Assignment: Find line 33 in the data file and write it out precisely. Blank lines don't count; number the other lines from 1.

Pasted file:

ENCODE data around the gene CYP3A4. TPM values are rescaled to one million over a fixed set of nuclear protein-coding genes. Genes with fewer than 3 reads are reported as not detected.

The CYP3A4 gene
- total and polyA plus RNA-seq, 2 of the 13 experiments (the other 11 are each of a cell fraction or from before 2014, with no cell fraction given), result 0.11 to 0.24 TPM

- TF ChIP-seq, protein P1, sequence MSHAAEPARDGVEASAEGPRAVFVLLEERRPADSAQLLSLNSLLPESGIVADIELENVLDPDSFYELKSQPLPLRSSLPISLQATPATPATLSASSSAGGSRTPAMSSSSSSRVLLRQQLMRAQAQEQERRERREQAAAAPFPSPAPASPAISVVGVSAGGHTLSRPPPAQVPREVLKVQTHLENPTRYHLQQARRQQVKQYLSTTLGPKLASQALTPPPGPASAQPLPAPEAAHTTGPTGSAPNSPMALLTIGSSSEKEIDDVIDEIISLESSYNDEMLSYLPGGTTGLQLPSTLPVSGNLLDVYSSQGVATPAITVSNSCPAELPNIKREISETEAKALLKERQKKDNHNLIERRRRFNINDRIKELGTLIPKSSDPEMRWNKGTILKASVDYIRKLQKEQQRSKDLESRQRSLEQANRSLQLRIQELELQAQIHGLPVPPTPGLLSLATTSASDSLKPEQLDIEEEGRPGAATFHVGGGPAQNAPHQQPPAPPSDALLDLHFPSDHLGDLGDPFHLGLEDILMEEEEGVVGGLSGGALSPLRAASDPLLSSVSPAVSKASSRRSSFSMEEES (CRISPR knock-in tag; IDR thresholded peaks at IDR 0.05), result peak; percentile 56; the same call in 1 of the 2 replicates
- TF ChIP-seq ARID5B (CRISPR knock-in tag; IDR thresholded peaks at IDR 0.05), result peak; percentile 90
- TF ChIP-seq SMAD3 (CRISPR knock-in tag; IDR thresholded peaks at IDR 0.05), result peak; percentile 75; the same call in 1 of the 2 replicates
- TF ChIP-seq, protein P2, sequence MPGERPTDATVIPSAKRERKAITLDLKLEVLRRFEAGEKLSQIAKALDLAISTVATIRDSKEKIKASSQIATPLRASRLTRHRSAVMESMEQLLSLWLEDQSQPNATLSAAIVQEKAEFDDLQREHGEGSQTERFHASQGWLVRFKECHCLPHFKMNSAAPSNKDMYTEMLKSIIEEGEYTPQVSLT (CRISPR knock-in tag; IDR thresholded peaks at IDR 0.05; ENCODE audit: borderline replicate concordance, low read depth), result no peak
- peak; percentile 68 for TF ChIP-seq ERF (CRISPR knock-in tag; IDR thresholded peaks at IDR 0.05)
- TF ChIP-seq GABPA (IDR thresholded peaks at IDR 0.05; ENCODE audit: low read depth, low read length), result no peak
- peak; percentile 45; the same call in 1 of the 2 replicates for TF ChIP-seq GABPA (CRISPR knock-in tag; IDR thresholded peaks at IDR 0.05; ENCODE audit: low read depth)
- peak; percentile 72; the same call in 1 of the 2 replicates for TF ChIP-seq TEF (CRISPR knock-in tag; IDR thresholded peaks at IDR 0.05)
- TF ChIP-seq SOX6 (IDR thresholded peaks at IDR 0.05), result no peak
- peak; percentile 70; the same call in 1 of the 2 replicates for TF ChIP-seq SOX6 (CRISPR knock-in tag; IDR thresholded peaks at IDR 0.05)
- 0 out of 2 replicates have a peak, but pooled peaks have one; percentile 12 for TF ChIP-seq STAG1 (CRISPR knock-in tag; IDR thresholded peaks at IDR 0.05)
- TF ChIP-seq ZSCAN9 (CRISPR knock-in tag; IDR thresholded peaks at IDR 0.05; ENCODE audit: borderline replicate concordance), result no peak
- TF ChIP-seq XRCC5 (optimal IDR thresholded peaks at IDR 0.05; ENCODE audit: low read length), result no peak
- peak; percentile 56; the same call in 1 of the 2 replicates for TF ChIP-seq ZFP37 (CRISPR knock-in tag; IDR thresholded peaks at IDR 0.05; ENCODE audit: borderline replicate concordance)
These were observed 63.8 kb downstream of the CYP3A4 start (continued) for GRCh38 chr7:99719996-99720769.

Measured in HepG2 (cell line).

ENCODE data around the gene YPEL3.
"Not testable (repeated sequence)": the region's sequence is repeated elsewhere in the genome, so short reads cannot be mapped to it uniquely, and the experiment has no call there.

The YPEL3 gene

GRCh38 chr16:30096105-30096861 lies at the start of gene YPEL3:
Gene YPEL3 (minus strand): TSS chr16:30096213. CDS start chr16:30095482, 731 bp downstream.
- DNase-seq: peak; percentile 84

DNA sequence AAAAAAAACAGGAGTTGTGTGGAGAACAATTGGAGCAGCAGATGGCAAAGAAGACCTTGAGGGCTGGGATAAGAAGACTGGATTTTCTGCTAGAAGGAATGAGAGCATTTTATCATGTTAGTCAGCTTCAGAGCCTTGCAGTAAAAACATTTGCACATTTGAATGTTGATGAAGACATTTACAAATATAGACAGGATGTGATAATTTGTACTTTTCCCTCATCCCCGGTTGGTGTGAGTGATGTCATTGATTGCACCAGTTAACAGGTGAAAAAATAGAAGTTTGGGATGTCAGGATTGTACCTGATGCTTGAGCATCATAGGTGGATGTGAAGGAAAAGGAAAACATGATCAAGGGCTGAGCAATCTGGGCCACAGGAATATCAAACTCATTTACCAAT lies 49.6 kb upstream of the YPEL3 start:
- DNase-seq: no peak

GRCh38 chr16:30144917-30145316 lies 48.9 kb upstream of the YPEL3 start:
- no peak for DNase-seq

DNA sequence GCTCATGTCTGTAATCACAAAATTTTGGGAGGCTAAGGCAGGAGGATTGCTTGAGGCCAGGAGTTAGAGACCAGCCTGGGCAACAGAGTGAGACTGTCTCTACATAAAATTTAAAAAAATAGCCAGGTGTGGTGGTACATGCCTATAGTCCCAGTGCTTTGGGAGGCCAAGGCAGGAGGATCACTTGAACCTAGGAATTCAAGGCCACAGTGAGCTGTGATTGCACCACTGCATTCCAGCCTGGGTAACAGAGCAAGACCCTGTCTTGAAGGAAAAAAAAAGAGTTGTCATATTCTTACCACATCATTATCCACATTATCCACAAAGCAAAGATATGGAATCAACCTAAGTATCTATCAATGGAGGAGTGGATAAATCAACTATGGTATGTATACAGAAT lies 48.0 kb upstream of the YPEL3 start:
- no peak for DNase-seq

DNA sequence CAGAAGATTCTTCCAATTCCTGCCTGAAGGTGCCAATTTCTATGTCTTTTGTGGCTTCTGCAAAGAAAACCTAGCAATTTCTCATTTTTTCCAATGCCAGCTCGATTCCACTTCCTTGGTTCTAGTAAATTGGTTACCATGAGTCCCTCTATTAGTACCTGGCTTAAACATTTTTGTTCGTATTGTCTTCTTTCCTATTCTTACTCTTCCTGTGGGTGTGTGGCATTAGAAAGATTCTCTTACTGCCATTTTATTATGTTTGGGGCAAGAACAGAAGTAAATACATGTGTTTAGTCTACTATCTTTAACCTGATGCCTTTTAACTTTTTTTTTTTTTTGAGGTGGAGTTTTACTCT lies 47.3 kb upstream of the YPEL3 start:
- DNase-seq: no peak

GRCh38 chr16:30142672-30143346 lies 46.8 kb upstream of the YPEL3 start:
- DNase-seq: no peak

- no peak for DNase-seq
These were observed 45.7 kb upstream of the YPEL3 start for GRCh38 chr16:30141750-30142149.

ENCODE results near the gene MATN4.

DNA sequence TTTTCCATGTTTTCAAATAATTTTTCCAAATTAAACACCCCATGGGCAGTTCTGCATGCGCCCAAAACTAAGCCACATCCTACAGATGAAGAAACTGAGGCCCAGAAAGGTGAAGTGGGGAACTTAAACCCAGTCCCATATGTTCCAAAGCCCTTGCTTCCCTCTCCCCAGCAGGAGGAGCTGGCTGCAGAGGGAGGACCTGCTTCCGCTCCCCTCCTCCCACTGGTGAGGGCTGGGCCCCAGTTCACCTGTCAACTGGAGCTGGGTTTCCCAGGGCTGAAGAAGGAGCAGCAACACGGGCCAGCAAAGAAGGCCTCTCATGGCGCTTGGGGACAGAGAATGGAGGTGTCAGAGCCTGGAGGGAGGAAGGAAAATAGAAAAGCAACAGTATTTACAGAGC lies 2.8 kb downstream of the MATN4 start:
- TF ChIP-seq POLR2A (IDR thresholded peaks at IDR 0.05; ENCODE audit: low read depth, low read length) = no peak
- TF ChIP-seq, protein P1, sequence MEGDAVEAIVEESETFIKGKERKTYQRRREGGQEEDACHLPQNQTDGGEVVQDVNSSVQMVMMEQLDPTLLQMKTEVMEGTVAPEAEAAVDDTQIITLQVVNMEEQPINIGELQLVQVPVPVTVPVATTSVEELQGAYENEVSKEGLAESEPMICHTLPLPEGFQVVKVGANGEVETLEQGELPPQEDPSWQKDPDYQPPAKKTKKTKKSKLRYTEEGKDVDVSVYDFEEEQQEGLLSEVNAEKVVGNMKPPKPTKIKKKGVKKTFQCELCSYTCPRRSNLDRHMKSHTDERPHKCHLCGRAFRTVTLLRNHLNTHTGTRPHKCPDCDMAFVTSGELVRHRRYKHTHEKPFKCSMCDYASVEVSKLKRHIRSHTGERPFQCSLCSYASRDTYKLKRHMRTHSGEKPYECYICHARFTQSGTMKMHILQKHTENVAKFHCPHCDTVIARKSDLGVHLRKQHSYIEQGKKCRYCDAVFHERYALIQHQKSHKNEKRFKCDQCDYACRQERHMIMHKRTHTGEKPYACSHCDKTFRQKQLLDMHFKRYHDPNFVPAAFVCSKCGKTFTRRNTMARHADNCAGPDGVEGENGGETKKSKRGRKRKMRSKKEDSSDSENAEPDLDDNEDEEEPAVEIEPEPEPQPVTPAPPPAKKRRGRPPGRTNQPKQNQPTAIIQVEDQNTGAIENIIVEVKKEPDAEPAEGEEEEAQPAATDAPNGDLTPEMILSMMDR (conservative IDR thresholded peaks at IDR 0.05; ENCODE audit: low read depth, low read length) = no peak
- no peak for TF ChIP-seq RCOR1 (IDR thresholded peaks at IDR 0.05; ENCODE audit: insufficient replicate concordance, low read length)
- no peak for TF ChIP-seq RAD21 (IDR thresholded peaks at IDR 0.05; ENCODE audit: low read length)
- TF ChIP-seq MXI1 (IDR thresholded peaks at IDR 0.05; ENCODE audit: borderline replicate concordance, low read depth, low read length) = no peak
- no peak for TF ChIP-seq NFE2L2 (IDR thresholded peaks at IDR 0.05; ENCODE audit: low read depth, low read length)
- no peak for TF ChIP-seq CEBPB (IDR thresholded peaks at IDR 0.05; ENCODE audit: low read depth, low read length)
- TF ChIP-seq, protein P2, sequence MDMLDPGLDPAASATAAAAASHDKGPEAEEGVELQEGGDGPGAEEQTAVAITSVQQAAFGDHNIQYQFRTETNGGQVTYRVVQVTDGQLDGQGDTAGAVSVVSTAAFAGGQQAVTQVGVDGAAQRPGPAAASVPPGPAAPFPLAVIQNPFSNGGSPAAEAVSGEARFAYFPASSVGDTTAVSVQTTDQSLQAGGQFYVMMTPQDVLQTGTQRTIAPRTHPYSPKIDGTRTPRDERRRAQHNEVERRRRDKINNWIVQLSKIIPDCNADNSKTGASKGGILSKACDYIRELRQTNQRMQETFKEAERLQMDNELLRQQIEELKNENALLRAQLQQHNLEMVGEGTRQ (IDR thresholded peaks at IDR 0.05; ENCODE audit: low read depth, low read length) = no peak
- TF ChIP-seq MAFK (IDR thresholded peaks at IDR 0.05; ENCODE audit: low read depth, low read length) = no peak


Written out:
- DNase-seq: no peak